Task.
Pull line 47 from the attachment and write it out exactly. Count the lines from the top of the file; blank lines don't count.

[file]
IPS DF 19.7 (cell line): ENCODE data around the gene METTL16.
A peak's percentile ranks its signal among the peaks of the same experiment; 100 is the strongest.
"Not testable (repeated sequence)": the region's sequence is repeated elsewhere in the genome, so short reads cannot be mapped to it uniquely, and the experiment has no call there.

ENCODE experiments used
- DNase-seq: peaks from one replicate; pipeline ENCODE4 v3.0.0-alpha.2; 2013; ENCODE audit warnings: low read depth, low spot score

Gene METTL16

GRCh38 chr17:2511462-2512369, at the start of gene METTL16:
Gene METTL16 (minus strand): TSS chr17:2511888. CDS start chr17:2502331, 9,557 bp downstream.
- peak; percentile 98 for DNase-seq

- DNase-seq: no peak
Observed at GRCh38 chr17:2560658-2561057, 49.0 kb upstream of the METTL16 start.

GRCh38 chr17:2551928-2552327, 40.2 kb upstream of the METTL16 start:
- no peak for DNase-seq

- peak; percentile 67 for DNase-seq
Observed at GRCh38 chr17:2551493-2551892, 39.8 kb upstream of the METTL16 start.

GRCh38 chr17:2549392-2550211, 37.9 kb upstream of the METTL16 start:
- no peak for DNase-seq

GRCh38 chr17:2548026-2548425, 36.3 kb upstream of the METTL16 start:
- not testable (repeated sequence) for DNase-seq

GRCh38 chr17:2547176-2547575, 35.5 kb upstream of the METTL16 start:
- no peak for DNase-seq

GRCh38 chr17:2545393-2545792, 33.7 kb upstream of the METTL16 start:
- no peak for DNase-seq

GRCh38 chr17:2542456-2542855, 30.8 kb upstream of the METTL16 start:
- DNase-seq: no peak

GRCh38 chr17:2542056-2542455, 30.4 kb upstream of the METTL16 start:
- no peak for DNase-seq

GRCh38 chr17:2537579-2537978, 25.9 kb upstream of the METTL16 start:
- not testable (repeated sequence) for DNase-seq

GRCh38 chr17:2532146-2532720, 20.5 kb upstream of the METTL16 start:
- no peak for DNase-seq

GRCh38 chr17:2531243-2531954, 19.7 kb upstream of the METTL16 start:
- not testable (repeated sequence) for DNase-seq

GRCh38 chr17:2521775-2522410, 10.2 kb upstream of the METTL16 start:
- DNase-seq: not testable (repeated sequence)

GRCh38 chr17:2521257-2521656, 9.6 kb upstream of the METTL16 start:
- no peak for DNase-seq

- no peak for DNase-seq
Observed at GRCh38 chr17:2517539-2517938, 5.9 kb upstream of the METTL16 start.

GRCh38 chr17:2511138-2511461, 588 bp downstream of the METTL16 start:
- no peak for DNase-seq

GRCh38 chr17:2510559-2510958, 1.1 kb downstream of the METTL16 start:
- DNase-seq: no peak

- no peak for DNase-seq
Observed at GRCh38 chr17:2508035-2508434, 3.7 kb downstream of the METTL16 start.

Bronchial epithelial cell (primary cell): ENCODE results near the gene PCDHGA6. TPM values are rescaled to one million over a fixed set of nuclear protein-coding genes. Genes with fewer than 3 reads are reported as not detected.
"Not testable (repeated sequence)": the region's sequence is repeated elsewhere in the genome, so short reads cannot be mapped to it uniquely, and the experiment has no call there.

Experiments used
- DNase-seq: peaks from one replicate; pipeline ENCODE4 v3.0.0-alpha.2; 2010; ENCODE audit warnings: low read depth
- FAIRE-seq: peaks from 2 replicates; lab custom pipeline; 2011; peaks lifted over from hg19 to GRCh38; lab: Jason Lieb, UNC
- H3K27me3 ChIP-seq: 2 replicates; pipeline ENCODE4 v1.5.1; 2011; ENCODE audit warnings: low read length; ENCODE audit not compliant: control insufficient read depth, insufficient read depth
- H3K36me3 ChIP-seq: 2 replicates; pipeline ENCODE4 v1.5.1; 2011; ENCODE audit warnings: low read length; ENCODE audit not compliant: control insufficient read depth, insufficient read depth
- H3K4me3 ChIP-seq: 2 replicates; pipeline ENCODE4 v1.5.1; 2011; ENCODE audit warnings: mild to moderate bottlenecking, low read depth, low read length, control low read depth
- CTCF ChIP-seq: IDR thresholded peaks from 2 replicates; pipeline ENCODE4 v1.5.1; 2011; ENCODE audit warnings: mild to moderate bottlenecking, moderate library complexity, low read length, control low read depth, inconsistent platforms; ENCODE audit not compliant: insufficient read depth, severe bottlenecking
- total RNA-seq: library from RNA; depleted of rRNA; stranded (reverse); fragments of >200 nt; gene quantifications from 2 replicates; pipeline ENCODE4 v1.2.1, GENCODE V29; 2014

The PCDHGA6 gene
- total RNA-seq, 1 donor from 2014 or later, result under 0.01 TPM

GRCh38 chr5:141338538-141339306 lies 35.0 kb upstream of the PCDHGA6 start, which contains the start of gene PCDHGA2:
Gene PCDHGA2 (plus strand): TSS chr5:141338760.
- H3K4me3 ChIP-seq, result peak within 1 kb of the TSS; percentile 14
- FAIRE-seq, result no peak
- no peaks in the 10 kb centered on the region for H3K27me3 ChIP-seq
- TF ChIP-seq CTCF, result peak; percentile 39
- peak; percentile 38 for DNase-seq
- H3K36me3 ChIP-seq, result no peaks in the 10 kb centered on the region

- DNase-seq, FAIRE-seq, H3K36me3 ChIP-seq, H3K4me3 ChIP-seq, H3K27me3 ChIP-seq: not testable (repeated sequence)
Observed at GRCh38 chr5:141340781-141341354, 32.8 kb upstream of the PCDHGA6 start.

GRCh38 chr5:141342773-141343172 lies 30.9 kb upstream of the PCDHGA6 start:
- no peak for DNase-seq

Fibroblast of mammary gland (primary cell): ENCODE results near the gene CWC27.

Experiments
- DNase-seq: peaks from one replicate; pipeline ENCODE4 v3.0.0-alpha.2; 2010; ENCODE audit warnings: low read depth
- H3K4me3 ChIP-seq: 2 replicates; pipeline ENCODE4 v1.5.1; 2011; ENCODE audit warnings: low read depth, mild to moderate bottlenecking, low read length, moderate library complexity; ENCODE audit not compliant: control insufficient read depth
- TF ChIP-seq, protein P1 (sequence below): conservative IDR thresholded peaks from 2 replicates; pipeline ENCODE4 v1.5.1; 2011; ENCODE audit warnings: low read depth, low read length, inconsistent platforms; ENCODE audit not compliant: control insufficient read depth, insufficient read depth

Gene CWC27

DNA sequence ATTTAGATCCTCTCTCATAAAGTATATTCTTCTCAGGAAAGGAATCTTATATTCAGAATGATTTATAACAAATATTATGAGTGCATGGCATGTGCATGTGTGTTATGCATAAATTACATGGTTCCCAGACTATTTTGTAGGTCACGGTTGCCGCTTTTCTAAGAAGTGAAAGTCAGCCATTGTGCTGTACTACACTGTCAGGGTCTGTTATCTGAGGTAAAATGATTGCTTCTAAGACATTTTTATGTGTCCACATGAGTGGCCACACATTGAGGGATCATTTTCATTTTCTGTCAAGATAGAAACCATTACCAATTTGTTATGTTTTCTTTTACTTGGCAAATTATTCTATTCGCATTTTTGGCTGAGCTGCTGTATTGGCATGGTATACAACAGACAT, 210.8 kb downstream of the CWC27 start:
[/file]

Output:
"Not testable (repeated sequence)": the region's sequence is repeated elsewhere in the genome, so short reads cannot be mapped to it uniquely, and the experiment has no call there.